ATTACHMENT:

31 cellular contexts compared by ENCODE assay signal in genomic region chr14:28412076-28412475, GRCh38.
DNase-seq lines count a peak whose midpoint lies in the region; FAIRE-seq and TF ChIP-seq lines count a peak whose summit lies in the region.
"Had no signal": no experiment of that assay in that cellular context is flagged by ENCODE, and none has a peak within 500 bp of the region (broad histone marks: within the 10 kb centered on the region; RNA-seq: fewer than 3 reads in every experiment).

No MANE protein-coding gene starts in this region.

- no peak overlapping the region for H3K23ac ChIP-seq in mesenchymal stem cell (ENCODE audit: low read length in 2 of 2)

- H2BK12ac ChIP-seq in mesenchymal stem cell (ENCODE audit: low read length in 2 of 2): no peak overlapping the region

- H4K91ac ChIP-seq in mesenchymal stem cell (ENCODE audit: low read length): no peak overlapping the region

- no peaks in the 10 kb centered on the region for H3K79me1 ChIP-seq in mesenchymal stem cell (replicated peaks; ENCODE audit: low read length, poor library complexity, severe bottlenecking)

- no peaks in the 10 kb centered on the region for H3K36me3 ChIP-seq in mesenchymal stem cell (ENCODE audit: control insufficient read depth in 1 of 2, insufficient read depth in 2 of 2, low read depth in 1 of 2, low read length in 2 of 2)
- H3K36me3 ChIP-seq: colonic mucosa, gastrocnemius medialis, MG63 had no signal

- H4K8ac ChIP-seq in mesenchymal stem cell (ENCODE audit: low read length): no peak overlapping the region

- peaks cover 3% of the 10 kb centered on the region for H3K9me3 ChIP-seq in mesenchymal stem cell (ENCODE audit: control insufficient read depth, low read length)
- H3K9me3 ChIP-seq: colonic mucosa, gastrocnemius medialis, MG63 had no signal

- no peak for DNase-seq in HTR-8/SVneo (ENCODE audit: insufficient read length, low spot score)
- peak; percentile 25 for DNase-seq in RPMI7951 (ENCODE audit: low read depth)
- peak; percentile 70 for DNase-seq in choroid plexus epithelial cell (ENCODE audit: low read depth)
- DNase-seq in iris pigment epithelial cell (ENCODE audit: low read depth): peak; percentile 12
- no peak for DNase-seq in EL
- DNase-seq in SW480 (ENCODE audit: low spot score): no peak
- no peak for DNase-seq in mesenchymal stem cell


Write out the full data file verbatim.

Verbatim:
31 cellular contexts compared by ENCODE assay signal in genomic region chr14:28412076-28412475, GRCh38.
DNase-seq lines count a peak whose midpoint lies in the region; FAIRE-seq and TF ChIP-seq lines count a peak whose summit lies in the region.
"Had no signal": no experiment of that assay in that cellular context is flagged by ENCODE, and none has a peak within 500 bp of the region (broad histone marks: within the 10 kb centered on the region; RNA-seq: fewer than 3 reads in every experiment).

No MANE protein-coding gene starts in this region.

- no peak overlapping the region for H3K23ac ChIP-seq in mesenchymal stem cell (ENCODE audit: low read length in 2 of 2)

- H2BK12ac ChIP-seq in mesenchymal stem cell (ENCODE audit: low read length in 2 of 2): no peak overlapping the region

- H4K91ac ChIP-seq in mesenchymal stem cell (ENCODE audit: low read length): no peak overlapping the region

- no peaks in the 10 kb centered on the region for H3K79me1 ChIP-seq in mesenchymal stem cell (replicated peaks; ENCODE audit: low read length, poor library complexity, severe bottlenecking)

- no peaks in the 10 kb centered on the region for H3K36me3 ChIP-seq in mesenchymal stem cell (ENCODE audit: control insufficient read depth in 1 of 2, insufficient read depth in 2 of 2, low read depth in 1 of 2, low read length in 2 of 2)
- H3K36me3 ChIP-seq: colonic mucosa, gastrocnemius medialis, MG63 had no signal

- H4K8ac ChIP-seq in mesenchymal stem cell (ENCODE audit: low read length): no peak overlapping the region

- peaks cover 3% of the 10 kb centered on the region for H3K9me3 ChIP-seq in mesenchymal stem cell (ENCODE audit: control insufficient read depth, low read length)
- H3K9me3 ChIP-seq: colonic mucosa, gastrocnemius medialis, MG63 had no signal

- no peak for DNase-seq in HTR-8/SVneo (ENCODE audit: insufficient read length, low spot score)
- peak; percentile 25 for DNase-seq in RPMI7951 (ENCODE audit: low read depth)
- peak; percentile 70 for DNase-seq in choroid plexus epithelial cell (ENCODE audit: low read depth)
- DNase-seq in iris pigment epithelial cell (ENCODE audit: low read depth): peak; percentile 12
- no peak for DNase-seq in EL
- DNase-seq in SW480 (ENCODE audit: low spot score): no peak
- no peak for DNase-seq in mesenchymal stem cell